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The Christian Life is a Dance not a March

Philippians 2:12-13 (NASB)  So then, my beloved, just as you have always obeyed, not as in my presence only, but now much more in my absence, work out your salvation with fear and trembling; for it is God who is at work in you, both to will and to work for His good pleasure.

It’s easy to read the above verses and get caught up with the word “work” in the beginning and miss the incredible freedom at the end.

I’ve lived in the “work” part for far too long and just about missed the essence of the Christian life.

It started before I truly believed. Until I was 21 years old, growing up in a socially Christian family, I thought I was going to heaven because I “believed” in Jesus and thought my good “works” outweighed my bad.  In other words, I hadn’t killed anybody and performed some good deeds like walking little old ladies across the street. In my uninformed mind, this made me good enough for heaven.

Back then, my idea of being “born again,” was associated with being judgmental and living a life of rules which choked out all joy. I had no desire to live like that.

Just like everyone else, I was searching for joy in the world around me. I had no concept that the hole in my soul was eternal and could only be filled with God himself. A trip to jail brought me to my senses and turned my attention to my creator. Eventually I surrendered my life to my Lord Jesus Christ.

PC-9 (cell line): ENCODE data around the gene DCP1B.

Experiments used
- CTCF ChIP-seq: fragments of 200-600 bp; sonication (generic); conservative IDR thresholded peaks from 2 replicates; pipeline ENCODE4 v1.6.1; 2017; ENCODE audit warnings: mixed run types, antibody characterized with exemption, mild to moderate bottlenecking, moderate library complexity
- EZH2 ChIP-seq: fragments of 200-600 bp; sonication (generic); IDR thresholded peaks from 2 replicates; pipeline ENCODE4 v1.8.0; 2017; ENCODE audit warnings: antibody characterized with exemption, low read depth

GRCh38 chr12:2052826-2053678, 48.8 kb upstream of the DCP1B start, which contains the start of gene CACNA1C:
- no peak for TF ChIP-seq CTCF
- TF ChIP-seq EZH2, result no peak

This was a marvelous day, but it took me years to realize the Christian life is not just something else to “work” at. Living as a Christian is so different than anything else I’d ever experienced.

Over time, and I must admit, I’m still learning it, the true nature of living the Christian life began to become clear. Christianity is not primarily about rules, it’s about a relationship with Christ.  He did the work. Ours is to respond to what’s he’s already done.

Our life is not an arduous march to a set of rules. It’s more like a dance; us responding to Christ our partner as he leads us in a  dynamic relationship.[1]

This changes everything.

“for it is God who is at work in you, both to will and to work for His good pleasure.[2]

Spiritually, we’ve  died and Christ, by his Holy Spirit, has taken up residence in our lives. The “work” we now do is a work of dependence, yielding to Christ as he produces the fruit of his Spirit in our lives.[3]

We don’t march around like robotic soldiers to a sheet of rules. We dance with God as he leads us through difficulties as his life is formed in us.

Prayer: Most gracious, heavenly Father. I’m sorry I spent much of my life totally misunderstanding the way you interact with me as your son. You’ve not left me alone to fend for myself. You’re involved in every dance step of my life and want me to enjoy being with you through every circumstance. Draw me ever closer to you as we dance together here. I praise you that one day, I’ll see you face to face.

[1] From a conference at the Cove by Pete Briscoe about Galatians 2:20

[2] Philippians 2:13

[3] Galatians 2:20

[4] John 15:1-12

[5] John 15:5

Under Construction: A Dwelling Place for Christ

10407876_10205268823978740_56971566099135395_n (1)I read  I Thessalonians 5:11 “Therefore comfort each other and edify one another, just as you also are doing.” (NKJV)

I sense the Lord has much to say about this verse, so I slow down and dig deeper.